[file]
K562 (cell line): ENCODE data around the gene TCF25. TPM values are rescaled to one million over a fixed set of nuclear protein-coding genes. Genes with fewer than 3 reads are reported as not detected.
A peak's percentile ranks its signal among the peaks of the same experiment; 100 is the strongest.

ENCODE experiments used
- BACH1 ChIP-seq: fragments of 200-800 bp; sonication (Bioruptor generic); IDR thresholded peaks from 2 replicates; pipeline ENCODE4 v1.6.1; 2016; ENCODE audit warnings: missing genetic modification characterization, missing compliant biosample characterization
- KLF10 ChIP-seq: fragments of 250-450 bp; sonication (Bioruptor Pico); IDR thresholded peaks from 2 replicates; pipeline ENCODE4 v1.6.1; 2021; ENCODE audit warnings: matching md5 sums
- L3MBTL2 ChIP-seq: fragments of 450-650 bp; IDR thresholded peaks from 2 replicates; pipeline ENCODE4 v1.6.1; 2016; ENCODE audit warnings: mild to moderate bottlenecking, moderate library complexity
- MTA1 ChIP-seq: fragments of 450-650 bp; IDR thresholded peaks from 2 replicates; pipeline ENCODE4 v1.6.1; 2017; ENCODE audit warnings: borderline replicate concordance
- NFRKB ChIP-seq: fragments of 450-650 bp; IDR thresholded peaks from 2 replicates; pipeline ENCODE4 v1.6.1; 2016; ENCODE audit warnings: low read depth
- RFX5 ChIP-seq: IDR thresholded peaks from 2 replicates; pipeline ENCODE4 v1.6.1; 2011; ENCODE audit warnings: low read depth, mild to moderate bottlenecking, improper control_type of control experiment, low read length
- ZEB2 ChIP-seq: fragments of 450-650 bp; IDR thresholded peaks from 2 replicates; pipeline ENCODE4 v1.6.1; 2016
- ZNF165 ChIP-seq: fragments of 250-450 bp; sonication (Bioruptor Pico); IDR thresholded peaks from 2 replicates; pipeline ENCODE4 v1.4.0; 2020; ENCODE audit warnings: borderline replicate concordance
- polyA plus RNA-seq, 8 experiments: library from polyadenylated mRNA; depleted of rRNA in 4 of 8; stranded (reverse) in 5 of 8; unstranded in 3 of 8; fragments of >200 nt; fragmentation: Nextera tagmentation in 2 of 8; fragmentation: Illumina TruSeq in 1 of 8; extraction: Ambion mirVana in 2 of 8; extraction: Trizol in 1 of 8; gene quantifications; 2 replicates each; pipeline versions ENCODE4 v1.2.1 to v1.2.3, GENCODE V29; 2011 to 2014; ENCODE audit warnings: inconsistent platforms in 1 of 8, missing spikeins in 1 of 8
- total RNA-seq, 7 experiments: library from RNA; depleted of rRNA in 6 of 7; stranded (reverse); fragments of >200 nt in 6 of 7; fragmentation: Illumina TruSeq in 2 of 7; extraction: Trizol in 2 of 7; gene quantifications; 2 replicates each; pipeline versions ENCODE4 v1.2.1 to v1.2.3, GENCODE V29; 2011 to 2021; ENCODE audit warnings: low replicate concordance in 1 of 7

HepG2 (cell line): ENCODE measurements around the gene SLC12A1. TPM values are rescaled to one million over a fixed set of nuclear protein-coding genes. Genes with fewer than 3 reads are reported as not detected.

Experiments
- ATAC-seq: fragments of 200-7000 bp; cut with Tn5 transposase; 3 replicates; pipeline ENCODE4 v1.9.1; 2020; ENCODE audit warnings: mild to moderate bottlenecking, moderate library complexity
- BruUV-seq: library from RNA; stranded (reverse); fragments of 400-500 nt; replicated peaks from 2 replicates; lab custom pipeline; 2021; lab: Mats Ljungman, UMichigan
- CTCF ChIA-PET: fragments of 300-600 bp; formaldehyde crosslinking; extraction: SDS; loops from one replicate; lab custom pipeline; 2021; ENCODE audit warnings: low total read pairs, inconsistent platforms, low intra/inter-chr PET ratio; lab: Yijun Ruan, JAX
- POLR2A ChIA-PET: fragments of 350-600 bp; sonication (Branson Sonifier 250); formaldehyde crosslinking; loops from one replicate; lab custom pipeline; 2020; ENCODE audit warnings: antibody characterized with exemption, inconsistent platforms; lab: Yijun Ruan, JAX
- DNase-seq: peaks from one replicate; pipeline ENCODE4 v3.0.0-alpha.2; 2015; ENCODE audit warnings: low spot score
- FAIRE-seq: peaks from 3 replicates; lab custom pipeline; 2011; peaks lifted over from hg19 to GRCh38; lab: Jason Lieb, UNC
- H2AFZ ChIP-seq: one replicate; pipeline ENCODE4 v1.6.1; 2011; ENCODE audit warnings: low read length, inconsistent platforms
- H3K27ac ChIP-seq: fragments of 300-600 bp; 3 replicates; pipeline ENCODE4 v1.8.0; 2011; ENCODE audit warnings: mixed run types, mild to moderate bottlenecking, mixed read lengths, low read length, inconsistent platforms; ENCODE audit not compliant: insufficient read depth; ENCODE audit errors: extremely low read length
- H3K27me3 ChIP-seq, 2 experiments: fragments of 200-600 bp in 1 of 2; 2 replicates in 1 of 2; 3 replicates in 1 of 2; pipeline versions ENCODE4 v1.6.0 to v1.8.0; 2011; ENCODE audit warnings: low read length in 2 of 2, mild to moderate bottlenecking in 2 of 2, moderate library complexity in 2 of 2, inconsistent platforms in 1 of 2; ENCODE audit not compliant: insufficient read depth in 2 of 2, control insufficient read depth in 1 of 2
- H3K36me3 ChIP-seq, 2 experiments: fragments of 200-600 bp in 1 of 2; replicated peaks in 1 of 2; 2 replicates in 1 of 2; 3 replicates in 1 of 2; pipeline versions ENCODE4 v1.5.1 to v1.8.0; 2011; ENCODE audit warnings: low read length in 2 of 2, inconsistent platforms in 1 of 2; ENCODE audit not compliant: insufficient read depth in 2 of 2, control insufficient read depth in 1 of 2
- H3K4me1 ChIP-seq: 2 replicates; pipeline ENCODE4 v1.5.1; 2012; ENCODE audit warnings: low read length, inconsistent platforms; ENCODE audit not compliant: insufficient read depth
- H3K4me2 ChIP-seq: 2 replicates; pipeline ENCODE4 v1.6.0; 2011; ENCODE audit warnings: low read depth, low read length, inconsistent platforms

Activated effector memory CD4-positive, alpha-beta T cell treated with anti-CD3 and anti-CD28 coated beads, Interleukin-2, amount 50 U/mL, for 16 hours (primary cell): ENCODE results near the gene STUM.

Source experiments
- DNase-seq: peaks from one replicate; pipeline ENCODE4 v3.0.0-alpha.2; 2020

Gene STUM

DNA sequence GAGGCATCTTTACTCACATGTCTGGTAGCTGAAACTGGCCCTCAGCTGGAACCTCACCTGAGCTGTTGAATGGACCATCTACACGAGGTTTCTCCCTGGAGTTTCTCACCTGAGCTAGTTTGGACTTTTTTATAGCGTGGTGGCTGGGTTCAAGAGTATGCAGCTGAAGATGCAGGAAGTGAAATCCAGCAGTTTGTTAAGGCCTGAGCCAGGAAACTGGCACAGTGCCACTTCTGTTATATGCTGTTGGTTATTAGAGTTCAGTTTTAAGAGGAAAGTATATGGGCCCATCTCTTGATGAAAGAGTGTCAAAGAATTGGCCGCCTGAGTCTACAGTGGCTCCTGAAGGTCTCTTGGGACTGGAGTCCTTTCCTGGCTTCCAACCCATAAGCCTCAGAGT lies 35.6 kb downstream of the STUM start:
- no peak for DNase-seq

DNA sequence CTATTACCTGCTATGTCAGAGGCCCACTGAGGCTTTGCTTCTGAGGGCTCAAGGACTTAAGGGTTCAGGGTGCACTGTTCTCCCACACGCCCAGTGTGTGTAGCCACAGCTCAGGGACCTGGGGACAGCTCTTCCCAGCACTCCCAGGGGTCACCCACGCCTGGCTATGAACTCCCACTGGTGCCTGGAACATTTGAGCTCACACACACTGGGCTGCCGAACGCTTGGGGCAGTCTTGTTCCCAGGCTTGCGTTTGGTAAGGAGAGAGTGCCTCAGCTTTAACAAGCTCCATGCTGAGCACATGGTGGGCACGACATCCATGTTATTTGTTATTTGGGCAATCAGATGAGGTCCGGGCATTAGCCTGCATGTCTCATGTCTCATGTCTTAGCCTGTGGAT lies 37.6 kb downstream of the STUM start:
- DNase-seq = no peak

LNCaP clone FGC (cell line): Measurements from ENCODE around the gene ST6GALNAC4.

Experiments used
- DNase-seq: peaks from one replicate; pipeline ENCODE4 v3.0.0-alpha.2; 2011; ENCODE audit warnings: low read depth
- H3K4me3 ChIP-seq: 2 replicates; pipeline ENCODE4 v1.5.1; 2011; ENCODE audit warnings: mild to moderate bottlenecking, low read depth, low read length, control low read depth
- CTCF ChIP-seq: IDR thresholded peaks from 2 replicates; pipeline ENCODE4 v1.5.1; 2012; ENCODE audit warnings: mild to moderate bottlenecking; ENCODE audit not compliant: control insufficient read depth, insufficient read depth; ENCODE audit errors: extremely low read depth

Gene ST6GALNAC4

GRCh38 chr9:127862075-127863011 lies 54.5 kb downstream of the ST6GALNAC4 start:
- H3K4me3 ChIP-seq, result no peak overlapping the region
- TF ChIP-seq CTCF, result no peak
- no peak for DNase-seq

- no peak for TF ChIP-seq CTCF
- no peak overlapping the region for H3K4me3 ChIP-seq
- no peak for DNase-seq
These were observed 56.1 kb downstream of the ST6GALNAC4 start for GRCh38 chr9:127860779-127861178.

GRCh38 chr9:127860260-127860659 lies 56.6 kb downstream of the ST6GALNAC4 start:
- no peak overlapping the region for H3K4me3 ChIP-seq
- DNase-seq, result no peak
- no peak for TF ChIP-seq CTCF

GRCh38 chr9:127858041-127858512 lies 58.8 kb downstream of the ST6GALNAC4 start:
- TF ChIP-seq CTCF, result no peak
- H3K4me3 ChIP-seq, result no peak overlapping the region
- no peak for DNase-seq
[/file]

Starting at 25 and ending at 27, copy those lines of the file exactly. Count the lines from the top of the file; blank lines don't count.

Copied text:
- H3K36me3 ChIP-seq, 2 experiments: fragments of 200-600 bp in 1 of 2; replicated peaks in 1 of 2; 2 replicates in 1 of 2; 3 replicates in 1 of 2; pipeline versions ENCODE4 v1.5.1 to v1.8.0; 2011; ENCODE audit warnings: low read length in 2 of 2, inconsistent platforms in 1 of 2; ENCODE audit not compliant: insufficient read depth in 2 of 2, control insufficient read depth in 1 of 2
- H3K4me1 ChIP-seq: 2 replicates; pipeline ENCODE4 v1.5.1; 2012; ENCODE audit warnings: low read length, inconsistent platforms; ENCODE audit not compliant: insufficient read depth
- H3K4me2 ChIP-seq: 2 replicates; pipeline ENCODE4 v1.6.0; 2011; ENCODE audit warnings: low read depth, low read length, inconsistent platforms